As companies increase their revenues and earnings over time, management has to make the decision of what to do with their increasing earnings. I like the ones that pay out part of those earnings as dividends and take the other part and invest it in the business. If a company pays out none of its earnings as dividends, I’m not interested in that stock at all. If the company pays out all of its earning in dividends then it tells me that management doesn’t know how or is unable to grow the company. For the most part I’m not interested in these companies either.
Most companies that I’m interested in pay out part of their earnings in dividends and keep part of their earnings to grow the company. The part that they pay out in dividends can vary anywhere from 1% to 99% and this percentage is called the Payout Ratio. Companies that payout more than 70% are not desirable because they retain very little earnings to expand the business or develop new products. Companies that payout less than 20% had better have a great track record of using their earnings to increase profits going forward. I prefer companies that payout between 20% and 70% in dividends.
I also look at the growth rate of the dividend itself. If management is retaining part of earnings for the purpose of growing the profits of the company and they maintain the same payout ratio then the dividend should increase every year. I look for the dividend to increase at least at the rate of inflation. This rate of increase is necessary to maintain my purchasing power in the years ahead. If the cost of living is increasing at 3% per year, I need my stocks to increase their dividends by at least 3% per year to keep up with that cost of living. And more than the cost of living is better. I would like to think that in the future I will be making more relative to the cost of living than I’m making today.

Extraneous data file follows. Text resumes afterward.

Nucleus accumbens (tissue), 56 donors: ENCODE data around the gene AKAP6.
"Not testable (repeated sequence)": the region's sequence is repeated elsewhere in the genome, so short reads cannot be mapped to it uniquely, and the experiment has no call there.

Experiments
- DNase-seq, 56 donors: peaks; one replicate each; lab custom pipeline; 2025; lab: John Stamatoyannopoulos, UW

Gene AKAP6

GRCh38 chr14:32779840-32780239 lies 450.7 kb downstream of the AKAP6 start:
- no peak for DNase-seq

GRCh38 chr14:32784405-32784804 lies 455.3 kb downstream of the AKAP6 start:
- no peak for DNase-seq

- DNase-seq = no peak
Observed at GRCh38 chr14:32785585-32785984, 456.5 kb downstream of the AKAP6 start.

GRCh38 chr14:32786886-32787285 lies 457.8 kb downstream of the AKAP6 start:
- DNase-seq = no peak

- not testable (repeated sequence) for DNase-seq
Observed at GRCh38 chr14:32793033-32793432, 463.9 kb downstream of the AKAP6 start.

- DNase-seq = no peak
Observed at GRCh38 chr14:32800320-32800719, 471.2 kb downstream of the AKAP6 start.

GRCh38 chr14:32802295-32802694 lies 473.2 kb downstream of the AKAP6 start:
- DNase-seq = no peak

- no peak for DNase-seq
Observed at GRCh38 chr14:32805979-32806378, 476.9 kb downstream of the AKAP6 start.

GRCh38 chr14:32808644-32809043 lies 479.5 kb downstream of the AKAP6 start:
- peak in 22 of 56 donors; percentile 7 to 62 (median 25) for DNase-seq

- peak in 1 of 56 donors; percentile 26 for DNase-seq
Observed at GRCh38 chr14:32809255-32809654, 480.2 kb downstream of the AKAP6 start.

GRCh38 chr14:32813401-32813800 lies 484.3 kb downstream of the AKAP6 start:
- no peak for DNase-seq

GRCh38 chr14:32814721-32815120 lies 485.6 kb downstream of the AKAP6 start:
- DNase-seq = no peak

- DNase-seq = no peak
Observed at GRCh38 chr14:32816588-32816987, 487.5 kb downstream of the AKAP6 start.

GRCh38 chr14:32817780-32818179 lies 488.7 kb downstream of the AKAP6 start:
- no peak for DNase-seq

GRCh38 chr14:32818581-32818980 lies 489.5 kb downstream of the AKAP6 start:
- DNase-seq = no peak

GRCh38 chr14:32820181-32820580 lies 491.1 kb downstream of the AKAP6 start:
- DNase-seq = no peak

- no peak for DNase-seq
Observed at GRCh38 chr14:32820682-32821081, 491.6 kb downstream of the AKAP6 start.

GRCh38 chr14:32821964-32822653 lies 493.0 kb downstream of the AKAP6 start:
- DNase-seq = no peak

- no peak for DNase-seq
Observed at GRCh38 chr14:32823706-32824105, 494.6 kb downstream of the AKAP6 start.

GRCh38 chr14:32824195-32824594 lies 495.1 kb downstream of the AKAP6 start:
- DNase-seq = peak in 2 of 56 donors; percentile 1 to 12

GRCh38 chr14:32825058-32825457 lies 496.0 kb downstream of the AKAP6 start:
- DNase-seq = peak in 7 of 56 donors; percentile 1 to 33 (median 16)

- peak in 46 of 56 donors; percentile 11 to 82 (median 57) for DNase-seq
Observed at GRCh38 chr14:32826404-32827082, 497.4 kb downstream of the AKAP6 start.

I also expect to take those dividends and invest them back into those companies that are increasing my dividends going forward. I don’t subscribe to any dividend reinvestment programs because I prefer not to be locked into buying a specific stock. I prefer to invest dividends into companies that produce the best opportunities at the moment I receive the dividend which may or may not be the company that’s paying the dividend. It’s a level of control over my investments I’m unwilling to concede.
In the end, dividends are dependent on the revenues and earnings that the company generates, the payout ratio that management puts in place, and the annual dividend growth rate that enhances my future purchasing power. It’s all a trade off but as a general rule the farther out retirement is the lower the payout ratio and the greater the dividend growth rate the better. If retirement isn’t that far away then the higher the payout ratio and the less the dividend growth rate the better. It’s all a manner of life span. The older I get the more I want dividends now and the less growth I need in the future. The reason should be obvious.
Therefore the more an investor begins to understand all the variables involved in investing, the more he begins to understand how investing is connected to both the point he's at in his life as well as his expectations of when and how he'll spend his retirement. These are all individual decisions but they are things that have to be constantly considered and reevaluated. Otherwise, there won’t be a retirement and I’ll end up working the drive thru window at the local hamburger joint.